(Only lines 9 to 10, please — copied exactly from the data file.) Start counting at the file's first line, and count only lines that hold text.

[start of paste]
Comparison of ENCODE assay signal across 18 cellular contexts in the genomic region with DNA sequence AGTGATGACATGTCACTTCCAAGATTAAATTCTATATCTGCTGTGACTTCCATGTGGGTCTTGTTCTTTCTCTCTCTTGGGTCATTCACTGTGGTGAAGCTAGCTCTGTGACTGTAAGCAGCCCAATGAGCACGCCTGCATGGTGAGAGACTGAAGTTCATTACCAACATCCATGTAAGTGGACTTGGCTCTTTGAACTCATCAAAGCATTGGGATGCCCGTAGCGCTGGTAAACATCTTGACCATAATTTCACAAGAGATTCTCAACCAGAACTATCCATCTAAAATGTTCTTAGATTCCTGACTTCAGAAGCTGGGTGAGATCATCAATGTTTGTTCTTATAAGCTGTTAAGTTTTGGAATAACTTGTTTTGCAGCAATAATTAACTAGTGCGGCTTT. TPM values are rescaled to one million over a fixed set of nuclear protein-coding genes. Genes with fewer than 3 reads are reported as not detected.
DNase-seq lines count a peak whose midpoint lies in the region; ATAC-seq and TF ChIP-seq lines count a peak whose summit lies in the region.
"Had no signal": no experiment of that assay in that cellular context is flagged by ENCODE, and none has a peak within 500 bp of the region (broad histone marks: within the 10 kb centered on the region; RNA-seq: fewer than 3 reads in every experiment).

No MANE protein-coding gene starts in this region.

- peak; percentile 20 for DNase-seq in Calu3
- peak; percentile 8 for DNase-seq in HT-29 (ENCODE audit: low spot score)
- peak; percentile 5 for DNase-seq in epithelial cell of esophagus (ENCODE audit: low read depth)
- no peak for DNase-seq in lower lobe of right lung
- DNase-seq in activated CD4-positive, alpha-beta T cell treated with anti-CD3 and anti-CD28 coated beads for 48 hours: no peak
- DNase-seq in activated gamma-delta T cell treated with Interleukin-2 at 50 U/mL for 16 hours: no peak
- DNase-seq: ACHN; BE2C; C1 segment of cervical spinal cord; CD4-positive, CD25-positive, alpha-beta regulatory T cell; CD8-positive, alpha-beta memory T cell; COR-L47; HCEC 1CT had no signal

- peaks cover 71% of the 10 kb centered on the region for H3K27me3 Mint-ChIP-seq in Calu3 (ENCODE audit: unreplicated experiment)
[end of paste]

- DNase-seq in activated CD4-positive, alpha-beta T cell treated with anti-CD3 and anti-CD28 coated beads for 48 hours: no peak
- DNase-seq in activated gamma-delta T cell treated with Interleukin-2 at 50 U/mL for 16 hours: no peak